- The Washington Times - Tuesday, August 21, 2012

It was a signature win for the Mystics — a 67-66 upset victory over the Indiana Fever on June 15. For Mystics guard Shannon Bobbitt, it was a statement game.

Released by the Fever and signed by the Mystics two days earlier, Bobbitt didn’t have to wait for what most players dream of — a chance to play against a former team and achieve some measure of payback.

Bobbitt delivered. She scored eight points, dished out five assists and pulled down two rebounds in 19 minutes. It was just another moment for the 5-foot-2 guard, the WNBA’s smallest player, to continue defying the odds.

“Before I made it, that’s all I heard, that I wouldn’t make it because I’m too small,” Bobbitt said.

“I think that motivated me a lot. I love to prove people wrong, I love the challenge. I’ve been facing obstacles all my life so far, and I’ve been achieving. I’m just excited about everything in my journey.”

Bobbitt’s days of learning to overcome obstacles started early. Born in New York City, one of eight children, Bobbitt relied on her faith in God and belief in herself to get where she wanted to be: the WNBA.

Her skills were honed on Harlem’s courts and playgrounds where Bobbitt hours practicing and dreaming of a future playing alongside standouts such as Cynthia Cooper and Tina Thompson.

“I wasn’t brought up with a silver spoon in my mouth,” Bobbitt said. “I think what motivates me is just wanting to be successful in life and make a good living for my family.”

Bobbitt cites her work ethic and decision making as factors that helped lead her from Harlem to Trinity Valley Community College in Athens, Texas, where she was named Junior College Player of the Year in 2006. Bobbitt then attended Tennessee and was a member of the 2007 NCAA championship team. She also was named to the all-tournament team.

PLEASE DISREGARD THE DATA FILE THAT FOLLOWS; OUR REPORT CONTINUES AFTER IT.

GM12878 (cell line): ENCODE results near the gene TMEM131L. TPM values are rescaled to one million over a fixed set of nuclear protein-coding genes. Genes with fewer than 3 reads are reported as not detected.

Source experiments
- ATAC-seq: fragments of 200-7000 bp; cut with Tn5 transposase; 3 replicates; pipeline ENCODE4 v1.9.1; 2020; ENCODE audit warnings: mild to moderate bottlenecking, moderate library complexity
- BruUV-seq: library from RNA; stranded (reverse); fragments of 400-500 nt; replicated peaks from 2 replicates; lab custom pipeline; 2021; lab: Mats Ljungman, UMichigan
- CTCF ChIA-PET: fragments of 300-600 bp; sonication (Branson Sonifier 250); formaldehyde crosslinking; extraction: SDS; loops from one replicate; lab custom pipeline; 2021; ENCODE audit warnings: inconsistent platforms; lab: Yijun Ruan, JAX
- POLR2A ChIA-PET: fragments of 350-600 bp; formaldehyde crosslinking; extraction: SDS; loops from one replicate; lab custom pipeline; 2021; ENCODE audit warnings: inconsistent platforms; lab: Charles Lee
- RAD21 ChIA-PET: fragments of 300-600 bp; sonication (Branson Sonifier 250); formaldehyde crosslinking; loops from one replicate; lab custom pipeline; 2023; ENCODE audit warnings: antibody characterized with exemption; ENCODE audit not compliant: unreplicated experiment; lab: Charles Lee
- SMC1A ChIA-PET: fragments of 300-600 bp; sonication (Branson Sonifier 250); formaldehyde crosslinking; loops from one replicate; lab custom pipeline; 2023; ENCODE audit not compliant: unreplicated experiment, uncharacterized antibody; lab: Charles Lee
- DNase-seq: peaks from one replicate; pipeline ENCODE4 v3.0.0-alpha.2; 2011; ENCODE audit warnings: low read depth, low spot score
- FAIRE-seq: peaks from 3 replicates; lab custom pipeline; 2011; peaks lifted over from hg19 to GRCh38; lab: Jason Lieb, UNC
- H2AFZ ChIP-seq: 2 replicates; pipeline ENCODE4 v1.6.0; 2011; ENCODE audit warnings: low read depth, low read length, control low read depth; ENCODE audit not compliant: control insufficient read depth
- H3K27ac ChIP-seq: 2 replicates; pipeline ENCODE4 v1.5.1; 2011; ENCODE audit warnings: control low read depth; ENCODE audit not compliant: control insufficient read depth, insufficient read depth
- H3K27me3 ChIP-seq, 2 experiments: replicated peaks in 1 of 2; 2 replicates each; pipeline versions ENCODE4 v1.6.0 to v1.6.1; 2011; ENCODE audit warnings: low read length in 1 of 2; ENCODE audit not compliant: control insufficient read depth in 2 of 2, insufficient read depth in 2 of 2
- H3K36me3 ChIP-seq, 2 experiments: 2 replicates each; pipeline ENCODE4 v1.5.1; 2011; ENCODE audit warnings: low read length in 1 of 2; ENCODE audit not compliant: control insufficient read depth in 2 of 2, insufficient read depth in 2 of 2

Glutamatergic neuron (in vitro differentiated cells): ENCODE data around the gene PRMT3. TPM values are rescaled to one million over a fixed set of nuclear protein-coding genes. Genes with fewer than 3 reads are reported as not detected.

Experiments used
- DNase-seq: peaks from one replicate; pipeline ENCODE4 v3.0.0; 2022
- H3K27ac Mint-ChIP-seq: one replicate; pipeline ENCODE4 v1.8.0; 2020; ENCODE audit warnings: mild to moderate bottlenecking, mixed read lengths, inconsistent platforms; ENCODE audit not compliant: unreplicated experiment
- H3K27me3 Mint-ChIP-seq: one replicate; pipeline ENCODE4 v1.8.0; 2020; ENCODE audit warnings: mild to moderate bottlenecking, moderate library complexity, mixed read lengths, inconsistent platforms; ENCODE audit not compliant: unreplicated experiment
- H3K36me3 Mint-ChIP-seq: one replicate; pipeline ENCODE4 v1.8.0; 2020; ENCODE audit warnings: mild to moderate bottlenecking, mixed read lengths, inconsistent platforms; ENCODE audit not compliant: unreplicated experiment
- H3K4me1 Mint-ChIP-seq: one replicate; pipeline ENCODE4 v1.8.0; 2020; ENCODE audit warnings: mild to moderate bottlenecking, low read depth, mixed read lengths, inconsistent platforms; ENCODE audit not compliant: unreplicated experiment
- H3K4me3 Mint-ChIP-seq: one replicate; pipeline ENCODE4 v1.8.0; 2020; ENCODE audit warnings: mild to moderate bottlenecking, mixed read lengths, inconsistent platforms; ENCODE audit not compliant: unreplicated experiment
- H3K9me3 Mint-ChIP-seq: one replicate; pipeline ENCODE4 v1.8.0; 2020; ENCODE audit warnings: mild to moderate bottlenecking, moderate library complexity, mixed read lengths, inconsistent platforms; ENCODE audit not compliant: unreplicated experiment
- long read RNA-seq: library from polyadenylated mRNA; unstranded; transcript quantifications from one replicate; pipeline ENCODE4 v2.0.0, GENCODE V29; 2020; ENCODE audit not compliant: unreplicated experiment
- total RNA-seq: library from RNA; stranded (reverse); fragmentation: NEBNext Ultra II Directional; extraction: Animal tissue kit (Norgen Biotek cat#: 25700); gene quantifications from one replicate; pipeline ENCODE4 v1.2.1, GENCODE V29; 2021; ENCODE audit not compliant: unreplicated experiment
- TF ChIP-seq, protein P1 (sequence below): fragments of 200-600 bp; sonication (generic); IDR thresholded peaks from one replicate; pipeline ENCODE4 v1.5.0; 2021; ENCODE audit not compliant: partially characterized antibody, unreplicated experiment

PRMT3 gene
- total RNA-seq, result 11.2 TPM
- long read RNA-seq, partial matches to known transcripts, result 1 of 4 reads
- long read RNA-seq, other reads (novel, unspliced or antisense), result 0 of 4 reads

Selected 15th overall by Los Angeles in the 2008 draft, Bobbitt spent two seasons with the Sparks and one with Indiana before the Mystics signed her in June. She is the primary backup point guard behind starter Jasmine Thomas and is called upon to provide a spark of energy, with a side order of toughness.

“She’s a very focused and very determined player; some of the things you want to have in a point guard,” said Mystics coach Trudi Lacey.

“She has a little edge about her, a little confidence about her which I like. She’s done a really good job of playing to her attributes, which are her quickness her intensity. I don’t think she sees [her height] as a disadvantage.”

Told by doubters that she’d be posted up by every opposing point guard in the league because of her size, Bobbitt shrugs off the notion that her height is a liability.

“Defensively, I’m a monster. I’m a pest on defense,” Bobbitt said. “They [opponents] have to play to their strengths, and I say when it’s time to guard me they’re going to have a problem too, so it’s a double-edged sword. I don’t worry about my height because it’s something I can’t change.”

Bobbitt ranks second in the WNBA in assists per 40-minute period (7.7), and sixth in assist-to-turnover ratio (2.1).

“She’s so low to the ground,” Lacey said, “it’s very tough to take the ball away from her.”

Bobbitt also is known for vocal leadership and the ability to build up her teammates. It’s a trait that comes naturally after spending a lifetime disproving her doubters.

“I definitely thank my parents for being behind me 100 percent,” Bobbitt said. “I’m a strong believer. I just worked hard and never gave up. A lot of [doubters] are definitely shocked, and they’re biting their tongues right now. I’m just appreciative to be here.”

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